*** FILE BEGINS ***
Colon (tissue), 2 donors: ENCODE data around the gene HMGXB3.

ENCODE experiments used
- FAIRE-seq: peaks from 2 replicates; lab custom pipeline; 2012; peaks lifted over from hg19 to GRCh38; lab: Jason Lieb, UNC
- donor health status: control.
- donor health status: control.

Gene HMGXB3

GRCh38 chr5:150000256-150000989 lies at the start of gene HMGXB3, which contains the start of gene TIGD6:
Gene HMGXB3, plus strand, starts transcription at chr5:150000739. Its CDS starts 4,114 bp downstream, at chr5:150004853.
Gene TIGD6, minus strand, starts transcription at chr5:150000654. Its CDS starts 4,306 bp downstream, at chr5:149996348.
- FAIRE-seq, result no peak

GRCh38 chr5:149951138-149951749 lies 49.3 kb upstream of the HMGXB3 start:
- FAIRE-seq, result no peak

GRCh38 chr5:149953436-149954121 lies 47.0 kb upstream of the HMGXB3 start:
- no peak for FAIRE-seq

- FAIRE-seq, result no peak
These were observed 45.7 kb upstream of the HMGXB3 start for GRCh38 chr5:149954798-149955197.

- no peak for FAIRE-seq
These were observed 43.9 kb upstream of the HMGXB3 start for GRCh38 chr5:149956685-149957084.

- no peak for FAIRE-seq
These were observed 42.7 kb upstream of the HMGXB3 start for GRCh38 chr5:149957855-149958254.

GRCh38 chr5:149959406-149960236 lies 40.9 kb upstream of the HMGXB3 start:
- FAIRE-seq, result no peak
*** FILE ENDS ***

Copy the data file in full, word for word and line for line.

Colon (tissue), 2 donors: ENCODE data around the gene HMGXB3.

ENCODE experiments used
- FAIRE-seq: peaks from 2 replicates; lab custom pipeline; 2012; peaks lifted over from hg19 to GRCh38; lab: Jason Lieb, UNC
- donor health status: control.
- donor health status: control.

Gene HMGXB3

GRCh38 chr5:150000256-150000989 lies at the start of gene HMGXB3, which contains the start of gene TIGD6:
Gene HMGXB3, plus strand, starts transcription at chr5:150000739. Its CDS starts 4,114 bp downstream, at chr5:150004853.
Gene TIGD6, minus strand, starts transcription at chr5:150000654. Its CDS starts 4,306 bp downstream, at chr5:149996348.
- FAIRE-seq, result no peak

GRCh38 chr5:149951138-149951749 lies 49.3 kb upstream of the HMGXB3 start:
- FAIRE-seq, result no peak

GRCh38 chr5:149953436-149954121 lies 47.0 kb upstream of the HMGXB3 start:
- no peak for FAIRE-seq

- FAIRE-seq, result no peak
These were observed 45.7 kb upstream of the HMGXB3 start for GRCh38 chr5:149954798-149955197.

- no peak for FAIRE-seq
These were observed 43.9 kb upstream of the HMGXB3 start for GRCh38 chr5:149956685-149957084.

- no peak for FAIRE-seq
These were observed 42.7 kb upstream of the HMGXB3 start for GRCh38 chr5:149957855-149958254.

GRCh38 chr5:149959406-149960236 lies 40.9 kb upstream of the HMGXB3 start:
- FAIRE-seq, result no peak